France’s president has urged Britain to take its share of responsibility for migrant children who remain in Calais after the “Jungle” camp was cleared.
Francois Hollande said 1,500 unaccompanied minors who were still in the port city would be taken to accommodation centres very shortly.
Migrants fleeing war and poverty had used the sprawling Jungle site as a staging post to try and reach the UK.
The UK has so far agreed to take in about 250 of the children from there.
A government spokesperson said the UK remained “firmly committed to working with the French to safeguard and protect children who remain in Calais – and that includes transferring eligible children to the UK safely and as soon as possible”.
The Jungle had been seen as a key symbol of Europe’s failure to deal with the worst migrant crisis since World War Two.
Read more on this story:
- The week the migrant camp was cleared
- Anger in new host town for Calais migrants
- What next after the Jungle?
- How are child migrants’ ages checked?
At least 1,500 minors have been staying at a special container camp at the site, but it has been full and many children have also reportedly been sleeping rough.
Mr Hollande said he and UK Prime Minister Theresa May had discussed British officials processing them in France with a view to rehousing them in the UK.
“I talked yesterday [Friday] with the British prime minister, as [French Interior Minister] Bernard Cazeneuve did with his British counterpart, so that the British can go to those centres with those minors and take their share to welcome them in Britain,” he said.
Mr Hollande was speaking during a visit to an accommodation centre for migrants in Doue-la-Fontaine in western France.
He hailed the evacuation of the Calais Jungle as a success.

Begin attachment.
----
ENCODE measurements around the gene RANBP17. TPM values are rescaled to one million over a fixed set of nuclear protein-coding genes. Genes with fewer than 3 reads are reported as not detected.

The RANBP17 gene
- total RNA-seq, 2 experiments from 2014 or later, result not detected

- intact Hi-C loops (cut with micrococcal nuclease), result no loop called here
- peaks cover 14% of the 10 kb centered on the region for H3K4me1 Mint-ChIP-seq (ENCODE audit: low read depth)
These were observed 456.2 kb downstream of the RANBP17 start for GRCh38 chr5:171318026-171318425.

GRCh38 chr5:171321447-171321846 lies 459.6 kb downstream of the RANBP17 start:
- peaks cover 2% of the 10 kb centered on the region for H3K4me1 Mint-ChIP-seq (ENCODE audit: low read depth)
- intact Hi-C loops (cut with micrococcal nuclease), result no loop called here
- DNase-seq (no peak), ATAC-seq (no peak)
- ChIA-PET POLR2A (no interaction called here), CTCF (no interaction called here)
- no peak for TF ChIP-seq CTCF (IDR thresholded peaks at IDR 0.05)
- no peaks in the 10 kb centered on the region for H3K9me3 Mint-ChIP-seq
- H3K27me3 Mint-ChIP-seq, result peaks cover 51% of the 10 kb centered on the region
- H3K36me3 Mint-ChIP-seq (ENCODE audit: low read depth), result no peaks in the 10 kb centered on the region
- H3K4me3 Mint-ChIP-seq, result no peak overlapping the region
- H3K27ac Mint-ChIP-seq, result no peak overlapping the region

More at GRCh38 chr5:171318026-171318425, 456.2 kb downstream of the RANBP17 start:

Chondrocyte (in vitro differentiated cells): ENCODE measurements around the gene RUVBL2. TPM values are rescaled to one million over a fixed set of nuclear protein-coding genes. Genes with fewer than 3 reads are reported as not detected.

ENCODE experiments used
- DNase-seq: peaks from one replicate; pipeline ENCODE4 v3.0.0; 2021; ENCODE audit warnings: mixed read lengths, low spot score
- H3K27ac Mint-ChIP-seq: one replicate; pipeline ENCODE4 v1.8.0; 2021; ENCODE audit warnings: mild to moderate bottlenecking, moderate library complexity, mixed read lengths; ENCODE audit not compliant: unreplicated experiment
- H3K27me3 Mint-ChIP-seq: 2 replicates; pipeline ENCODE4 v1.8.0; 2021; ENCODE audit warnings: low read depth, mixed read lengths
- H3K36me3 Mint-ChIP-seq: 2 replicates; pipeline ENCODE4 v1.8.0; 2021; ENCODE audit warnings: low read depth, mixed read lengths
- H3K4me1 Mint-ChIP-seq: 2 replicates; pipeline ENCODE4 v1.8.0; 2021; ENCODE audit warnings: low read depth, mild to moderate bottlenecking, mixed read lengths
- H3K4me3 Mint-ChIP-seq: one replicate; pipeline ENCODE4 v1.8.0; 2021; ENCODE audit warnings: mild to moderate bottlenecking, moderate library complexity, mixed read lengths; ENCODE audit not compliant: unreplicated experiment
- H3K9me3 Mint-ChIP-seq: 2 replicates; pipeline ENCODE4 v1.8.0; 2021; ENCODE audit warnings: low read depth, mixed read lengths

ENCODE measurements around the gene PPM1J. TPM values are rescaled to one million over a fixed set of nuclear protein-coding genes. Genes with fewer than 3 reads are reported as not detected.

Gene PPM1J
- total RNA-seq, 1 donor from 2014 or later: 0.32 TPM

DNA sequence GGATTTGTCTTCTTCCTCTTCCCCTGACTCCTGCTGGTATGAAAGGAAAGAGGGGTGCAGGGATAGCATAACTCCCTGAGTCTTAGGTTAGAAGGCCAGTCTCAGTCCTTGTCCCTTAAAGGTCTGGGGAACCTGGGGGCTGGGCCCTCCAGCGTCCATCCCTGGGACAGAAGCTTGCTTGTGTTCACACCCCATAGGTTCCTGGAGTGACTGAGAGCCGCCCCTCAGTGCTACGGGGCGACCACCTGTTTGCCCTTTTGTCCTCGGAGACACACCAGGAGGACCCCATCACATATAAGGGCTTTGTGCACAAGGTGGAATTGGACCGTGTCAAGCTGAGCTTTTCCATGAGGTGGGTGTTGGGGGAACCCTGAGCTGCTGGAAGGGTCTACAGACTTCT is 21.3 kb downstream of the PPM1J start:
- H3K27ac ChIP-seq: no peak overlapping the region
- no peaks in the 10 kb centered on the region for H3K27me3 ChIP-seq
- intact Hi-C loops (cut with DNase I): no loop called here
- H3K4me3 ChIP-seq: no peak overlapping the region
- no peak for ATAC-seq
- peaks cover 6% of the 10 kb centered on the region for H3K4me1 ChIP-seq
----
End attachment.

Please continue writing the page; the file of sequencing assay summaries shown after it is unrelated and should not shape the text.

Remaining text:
“There were no incidents from start to finish,” Mr Hollande said. “We had to rise to the challenge of the refugee issue. We could not tolerate the camp and we will not tolerate any others.”
He added the encampments springing up in the capital Paris would be forced to close.
Many of the 5,000 people evacuated from the Jungle have been taken to reception centres around France, where they are being processed and will be able to apply for asylum.
But aid workers believe that hundreds, or perhaps even thousands of migrants, might have fled the area before the clearance operation began last Monday.
Demolition work is continuing and the local authorities say the clearance will be completed by Monday.
What was the Jungle?
Migrant camp Oct 2016
in early 2016
- The Jungle camp is near the port of Calais and close to the 31-mile (50km) Channel Tunnel
- Officially about 7,000 migrants live in the camp. The Help Refugees agency said the final population ahead of its demolition was 8,143
- The camp was halved in area earlier this year but the population continued to rise, and reports of violence have increased
- Many migrants attempt to hide themselves in cargo vehicles entering the Channel Tunnel
- The area has been hit by protests from both locals and truck operators
A note on terminology: The BBC uses the term migrant to refer to all people on the move who have yet to complete the legal process of claiming asylum. This group includes people fleeing war-torn countries such as Syria, who are likely to be granted refugee status, as well as people who are seeking jobs and better lives, who governments are likely to rule are economic migrants.
Calais ‘Jungle’: France urges UK to take more children